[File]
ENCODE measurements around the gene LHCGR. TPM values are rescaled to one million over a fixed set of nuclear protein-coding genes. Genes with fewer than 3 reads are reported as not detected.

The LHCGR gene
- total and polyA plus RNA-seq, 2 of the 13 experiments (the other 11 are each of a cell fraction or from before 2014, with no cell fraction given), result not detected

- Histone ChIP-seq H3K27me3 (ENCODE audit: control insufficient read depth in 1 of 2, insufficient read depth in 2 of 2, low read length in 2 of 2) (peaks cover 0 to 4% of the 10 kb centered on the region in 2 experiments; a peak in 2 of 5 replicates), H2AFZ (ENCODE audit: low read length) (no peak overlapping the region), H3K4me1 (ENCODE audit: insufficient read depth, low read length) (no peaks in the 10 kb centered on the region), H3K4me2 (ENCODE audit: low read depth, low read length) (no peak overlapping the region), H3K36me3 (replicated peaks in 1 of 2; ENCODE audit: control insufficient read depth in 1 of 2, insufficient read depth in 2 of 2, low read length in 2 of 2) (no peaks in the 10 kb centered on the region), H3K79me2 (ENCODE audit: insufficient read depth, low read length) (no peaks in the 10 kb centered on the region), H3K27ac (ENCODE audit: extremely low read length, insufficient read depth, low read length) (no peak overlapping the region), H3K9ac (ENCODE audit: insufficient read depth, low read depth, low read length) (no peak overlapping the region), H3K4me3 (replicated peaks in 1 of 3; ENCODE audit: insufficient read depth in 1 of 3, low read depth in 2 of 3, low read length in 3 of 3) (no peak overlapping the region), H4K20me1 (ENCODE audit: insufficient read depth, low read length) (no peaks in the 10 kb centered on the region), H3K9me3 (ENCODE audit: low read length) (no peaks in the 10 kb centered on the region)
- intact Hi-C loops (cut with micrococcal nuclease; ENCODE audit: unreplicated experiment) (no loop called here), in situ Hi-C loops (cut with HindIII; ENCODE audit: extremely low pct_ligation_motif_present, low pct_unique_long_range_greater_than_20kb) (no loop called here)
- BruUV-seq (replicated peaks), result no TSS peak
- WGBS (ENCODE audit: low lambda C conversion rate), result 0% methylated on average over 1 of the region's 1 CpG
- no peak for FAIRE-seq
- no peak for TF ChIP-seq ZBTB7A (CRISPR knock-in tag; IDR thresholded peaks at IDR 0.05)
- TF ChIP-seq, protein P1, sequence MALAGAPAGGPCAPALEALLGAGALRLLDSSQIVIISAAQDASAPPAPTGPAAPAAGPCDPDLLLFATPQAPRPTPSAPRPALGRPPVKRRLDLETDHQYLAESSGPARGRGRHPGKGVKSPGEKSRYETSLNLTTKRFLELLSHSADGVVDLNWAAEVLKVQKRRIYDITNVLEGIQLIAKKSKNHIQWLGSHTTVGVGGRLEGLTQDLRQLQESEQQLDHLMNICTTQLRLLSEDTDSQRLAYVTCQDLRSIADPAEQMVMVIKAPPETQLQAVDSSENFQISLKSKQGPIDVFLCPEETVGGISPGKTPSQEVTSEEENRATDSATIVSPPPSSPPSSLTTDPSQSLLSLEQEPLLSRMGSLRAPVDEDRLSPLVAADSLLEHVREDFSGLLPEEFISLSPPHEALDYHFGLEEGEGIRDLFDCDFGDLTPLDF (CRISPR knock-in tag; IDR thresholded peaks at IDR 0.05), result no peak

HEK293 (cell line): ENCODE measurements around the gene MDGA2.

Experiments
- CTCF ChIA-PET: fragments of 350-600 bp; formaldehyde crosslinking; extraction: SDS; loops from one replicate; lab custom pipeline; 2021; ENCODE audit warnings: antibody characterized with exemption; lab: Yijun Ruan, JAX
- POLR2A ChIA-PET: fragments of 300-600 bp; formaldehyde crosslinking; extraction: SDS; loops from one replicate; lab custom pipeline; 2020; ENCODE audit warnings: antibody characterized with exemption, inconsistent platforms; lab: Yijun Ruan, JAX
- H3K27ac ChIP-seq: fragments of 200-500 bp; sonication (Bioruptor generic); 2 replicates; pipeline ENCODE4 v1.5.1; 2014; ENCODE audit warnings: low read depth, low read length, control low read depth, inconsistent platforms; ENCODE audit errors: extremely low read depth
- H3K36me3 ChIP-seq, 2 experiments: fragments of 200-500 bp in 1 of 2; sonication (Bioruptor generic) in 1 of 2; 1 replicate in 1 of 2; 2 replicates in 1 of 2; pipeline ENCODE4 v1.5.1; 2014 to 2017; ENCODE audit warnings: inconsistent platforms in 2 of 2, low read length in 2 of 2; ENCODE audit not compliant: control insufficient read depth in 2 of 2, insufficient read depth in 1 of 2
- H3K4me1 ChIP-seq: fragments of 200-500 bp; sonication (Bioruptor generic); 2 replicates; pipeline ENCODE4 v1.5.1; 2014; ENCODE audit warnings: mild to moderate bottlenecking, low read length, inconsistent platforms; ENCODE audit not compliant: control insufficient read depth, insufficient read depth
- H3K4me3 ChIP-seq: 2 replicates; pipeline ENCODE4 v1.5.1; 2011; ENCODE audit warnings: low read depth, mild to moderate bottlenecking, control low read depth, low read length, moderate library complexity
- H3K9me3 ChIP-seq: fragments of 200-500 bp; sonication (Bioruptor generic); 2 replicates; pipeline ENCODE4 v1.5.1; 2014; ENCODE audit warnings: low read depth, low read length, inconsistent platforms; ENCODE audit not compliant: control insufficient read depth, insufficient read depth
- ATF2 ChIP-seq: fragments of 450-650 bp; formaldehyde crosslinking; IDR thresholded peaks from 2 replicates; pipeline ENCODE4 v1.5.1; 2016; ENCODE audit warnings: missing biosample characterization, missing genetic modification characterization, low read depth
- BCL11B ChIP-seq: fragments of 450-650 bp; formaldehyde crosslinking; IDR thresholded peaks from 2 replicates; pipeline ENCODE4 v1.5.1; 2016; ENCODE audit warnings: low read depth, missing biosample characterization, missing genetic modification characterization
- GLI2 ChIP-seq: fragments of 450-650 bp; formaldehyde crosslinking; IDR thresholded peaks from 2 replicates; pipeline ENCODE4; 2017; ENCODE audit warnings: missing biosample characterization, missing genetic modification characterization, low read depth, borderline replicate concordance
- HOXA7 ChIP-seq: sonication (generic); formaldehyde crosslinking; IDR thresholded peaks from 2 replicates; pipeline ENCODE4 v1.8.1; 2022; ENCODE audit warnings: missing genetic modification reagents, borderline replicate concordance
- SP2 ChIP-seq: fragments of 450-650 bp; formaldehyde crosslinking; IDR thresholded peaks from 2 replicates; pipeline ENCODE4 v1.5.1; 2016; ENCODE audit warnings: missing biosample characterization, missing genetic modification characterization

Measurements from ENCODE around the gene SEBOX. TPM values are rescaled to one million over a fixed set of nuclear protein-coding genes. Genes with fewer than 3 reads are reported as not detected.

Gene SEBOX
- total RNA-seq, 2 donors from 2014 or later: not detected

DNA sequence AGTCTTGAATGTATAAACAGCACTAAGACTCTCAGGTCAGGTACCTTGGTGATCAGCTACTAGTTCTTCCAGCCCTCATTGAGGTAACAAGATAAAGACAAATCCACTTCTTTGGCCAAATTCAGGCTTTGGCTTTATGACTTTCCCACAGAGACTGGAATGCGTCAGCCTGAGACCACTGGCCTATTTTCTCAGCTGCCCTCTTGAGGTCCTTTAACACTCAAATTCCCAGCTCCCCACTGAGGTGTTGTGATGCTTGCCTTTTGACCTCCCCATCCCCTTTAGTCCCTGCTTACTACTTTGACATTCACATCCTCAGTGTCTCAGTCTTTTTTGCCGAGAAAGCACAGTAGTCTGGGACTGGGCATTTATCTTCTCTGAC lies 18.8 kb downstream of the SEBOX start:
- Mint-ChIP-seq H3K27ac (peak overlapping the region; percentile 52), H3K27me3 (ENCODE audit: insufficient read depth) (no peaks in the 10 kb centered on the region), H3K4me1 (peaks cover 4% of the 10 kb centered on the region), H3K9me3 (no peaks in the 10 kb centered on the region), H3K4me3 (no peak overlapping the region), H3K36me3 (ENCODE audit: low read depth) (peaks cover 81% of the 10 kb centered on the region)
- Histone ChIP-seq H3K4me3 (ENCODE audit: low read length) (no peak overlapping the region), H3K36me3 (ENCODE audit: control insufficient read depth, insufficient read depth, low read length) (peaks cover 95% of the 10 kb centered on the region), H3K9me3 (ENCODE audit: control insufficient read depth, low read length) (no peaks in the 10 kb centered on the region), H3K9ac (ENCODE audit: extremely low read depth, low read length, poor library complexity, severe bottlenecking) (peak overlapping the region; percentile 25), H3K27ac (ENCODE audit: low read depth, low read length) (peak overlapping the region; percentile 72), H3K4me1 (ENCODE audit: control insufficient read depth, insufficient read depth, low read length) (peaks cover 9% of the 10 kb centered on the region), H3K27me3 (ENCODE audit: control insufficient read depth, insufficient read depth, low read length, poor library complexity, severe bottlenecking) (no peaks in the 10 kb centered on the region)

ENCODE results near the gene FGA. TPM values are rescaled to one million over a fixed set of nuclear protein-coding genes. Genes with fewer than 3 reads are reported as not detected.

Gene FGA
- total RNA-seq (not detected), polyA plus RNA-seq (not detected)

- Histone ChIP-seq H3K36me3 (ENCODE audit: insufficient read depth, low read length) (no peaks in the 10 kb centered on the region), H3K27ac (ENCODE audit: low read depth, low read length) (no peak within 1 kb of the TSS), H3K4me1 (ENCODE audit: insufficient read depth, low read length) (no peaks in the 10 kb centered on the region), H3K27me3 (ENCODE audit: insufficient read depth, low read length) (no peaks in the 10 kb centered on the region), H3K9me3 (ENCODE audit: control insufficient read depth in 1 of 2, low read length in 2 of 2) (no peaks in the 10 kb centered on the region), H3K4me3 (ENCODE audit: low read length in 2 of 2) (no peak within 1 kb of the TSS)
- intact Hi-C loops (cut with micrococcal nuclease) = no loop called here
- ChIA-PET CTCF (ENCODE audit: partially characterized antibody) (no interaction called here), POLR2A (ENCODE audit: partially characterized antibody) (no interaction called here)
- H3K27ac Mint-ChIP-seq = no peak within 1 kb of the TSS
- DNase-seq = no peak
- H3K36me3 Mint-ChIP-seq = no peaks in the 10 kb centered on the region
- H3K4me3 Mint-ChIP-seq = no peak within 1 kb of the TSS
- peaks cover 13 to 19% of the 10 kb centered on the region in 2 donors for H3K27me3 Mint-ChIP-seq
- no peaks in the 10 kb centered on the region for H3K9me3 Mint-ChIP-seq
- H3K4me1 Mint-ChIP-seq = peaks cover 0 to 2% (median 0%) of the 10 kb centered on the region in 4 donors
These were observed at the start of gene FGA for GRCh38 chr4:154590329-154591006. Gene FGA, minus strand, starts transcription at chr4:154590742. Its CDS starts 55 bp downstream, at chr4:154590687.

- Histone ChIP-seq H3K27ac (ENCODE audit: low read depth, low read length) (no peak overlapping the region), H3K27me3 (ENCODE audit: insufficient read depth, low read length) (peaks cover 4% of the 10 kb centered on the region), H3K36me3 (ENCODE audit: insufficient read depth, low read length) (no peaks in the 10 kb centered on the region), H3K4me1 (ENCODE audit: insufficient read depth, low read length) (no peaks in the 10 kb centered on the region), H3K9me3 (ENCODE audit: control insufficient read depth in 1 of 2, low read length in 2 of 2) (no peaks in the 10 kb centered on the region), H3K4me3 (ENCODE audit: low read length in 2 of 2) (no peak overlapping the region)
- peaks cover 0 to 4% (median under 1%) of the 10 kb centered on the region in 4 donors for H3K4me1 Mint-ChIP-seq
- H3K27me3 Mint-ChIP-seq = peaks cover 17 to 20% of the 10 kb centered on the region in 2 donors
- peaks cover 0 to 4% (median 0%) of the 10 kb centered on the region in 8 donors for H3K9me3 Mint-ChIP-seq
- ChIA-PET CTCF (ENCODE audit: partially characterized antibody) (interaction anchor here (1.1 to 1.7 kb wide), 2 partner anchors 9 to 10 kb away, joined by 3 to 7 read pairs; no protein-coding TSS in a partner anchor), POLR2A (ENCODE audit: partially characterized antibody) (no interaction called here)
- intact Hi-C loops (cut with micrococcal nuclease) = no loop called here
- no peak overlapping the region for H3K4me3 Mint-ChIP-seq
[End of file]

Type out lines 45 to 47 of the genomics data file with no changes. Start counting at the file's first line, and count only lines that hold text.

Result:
- Histone ChIP-seq H3K27ac (ENCODE audit: low read depth, low read length) (no peak overlapping the region), H3K27me3 (ENCODE audit: insufficient read depth, low read length) (peaks cover 4% of the 10 kb centered on the region), H3K36me3 (ENCODE audit: insufficient read depth, low read length) (no peaks in the 10 kb centered on the region), H3K4me1 (ENCODE audit: insufficient read depth, low read length) (no peaks in the 10 kb centered on the region), H3K9me3 (ENCODE audit: control insufficient read depth in 1 of 2, low read length in 2 of 2) (no peaks in the 10 kb centered on the region), H3K4me3 (ENCODE audit: low read length in 2 of 2) (no peak overlapping the region)
- peaks cover 0 to 4% (median under 1%) of the 10 kb centered on the region in 4 donors for H3K4me1 Mint-ChIP-seq
- H3K27me3 Mint-ChIP-seq = peaks cover 17 to 20% of the 10 kb centered on the region in 2 donors